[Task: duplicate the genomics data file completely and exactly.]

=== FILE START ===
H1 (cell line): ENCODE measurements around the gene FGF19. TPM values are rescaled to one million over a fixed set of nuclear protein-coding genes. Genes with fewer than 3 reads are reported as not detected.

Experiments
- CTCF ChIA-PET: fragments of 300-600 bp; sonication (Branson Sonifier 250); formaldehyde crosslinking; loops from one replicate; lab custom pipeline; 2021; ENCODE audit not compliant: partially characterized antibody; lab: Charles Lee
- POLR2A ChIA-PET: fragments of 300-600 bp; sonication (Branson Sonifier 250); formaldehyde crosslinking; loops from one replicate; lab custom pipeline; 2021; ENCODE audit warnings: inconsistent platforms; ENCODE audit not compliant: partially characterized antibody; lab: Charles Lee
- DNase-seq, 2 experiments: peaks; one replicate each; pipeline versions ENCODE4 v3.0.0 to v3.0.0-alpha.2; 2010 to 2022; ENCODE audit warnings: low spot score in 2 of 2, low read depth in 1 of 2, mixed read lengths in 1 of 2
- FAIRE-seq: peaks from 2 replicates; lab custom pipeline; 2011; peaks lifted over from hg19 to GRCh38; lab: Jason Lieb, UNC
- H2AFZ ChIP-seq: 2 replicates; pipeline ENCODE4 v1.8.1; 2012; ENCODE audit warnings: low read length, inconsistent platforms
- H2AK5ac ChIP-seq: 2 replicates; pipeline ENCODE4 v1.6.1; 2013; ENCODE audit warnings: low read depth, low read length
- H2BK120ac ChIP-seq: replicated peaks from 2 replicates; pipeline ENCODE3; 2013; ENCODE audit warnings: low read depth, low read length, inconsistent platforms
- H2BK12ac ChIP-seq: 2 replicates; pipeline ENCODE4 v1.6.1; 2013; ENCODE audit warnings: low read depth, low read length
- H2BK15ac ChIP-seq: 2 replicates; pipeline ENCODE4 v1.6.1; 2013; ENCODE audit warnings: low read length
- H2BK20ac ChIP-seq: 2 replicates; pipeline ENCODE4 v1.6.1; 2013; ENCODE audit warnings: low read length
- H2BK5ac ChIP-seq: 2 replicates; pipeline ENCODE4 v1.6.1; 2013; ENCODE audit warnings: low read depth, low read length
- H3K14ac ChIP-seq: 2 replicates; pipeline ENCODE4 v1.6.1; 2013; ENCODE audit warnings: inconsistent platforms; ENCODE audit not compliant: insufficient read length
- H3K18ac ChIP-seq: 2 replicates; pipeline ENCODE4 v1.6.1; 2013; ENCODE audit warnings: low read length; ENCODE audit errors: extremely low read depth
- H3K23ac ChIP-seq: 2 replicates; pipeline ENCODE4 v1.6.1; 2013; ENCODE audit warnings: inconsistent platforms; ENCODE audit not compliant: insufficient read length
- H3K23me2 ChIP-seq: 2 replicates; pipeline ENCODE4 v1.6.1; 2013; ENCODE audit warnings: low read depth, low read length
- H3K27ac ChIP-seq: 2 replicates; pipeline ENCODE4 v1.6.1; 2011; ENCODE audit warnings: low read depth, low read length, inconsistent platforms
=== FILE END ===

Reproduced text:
H1 (cell line): ENCODE measurements around the gene FGF19. TPM values are rescaled to one million over a fixed set of nuclear protein-coding genes. Genes with fewer than 3 reads are reported as not detected.

Experiments
- CTCF ChIA-PET: fragments of 300-600 bp; sonication (Branson Sonifier 250); formaldehyde crosslinking; loops from one replicate; lab custom pipeline; 2021; ENCODE audit not compliant: partially characterized antibody; lab: Charles Lee
- POLR2A ChIA-PET: fragments of 300-600 bp; sonication (Branson Sonifier 250); formaldehyde crosslinking; loops from one replicate; lab custom pipeline; 2021; ENCODE audit warnings: inconsistent platforms; ENCODE audit not compliant: partially characterized antibody; lab: Charles Lee
- DNase-seq, 2 experiments: peaks; one replicate each; pipeline versions ENCODE4 v3.0.0 to v3.0.0-alpha.2; 2010 to 2022; ENCODE audit warnings: low spot score in 2 of 2, low read depth in 1 of 2, mixed read lengths in 1 of 2
- FAIRE-seq: peaks from 2 replicates; lab custom pipeline; 2011; peaks lifted over from hg19 to GRCh38; lab: Jason Lieb, UNC
- H2AFZ ChIP-seq: 2 replicates; pipeline ENCODE4 v1.8.1; 2012; ENCODE audit warnings: low read length, inconsistent platforms
- H2AK5ac ChIP-seq: 2 replicates; pipeline ENCODE4 v1.6.1; 2013; ENCODE audit warnings: low read depth, low read length
- H2BK120ac ChIP-seq: replicated peaks from 2 replicates; pipeline ENCODE3; 2013; ENCODE audit warnings: low read depth, low read length, inconsistent platforms
- H2BK12ac ChIP-seq: 2 replicates; pipeline ENCODE4 v1.6.1; 2013; ENCODE audit warnings: low read depth, low read length
- H2BK15ac ChIP-seq: 2 replicates; pipeline ENCODE4 v1.6.1; 2013; ENCODE audit warnings: low read length
- H2BK20ac ChIP-seq: 2 replicates; pipeline ENCODE4 v1.6.1; 2013; ENCODE audit warnings: low read length
- H2BK5ac ChIP-seq: 2 replicates; pipeline ENCODE4 v1.6.1; 2013; ENCODE audit warnings: low read depth, low read length
- H3K14ac ChIP-seq: 2 replicates; pipeline ENCODE4 v1.6.1; 2013; ENCODE audit warnings: inconsistent platforms; ENCODE audit not compliant: insufficient read length
- H3K18ac ChIP-seq: 2 replicates; pipeline ENCODE4 v1.6.1; 2013; ENCODE audit warnings: low read length; ENCODE audit errors: extremely low read depth
- H3K23ac ChIP-seq: 2 replicates; pipeline ENCODE4 v1.6.1; 2013; ENCODE audit warnings: inconsistent platforms; ENCODE audit not compliant: insufficient read length
- H3K23me2 ChIP-seq: 2 replicates; pipeline ENCODE4 v1.6.1; 2013; ENCODE audit warnings: low read depth, low read length
- H3K27ac ChIP-seq: 2 replicates; pipeline ENCODE4 v1.6.1; 2011; ENCODE audit warnings: low read depth, low read length, inconsistent platforms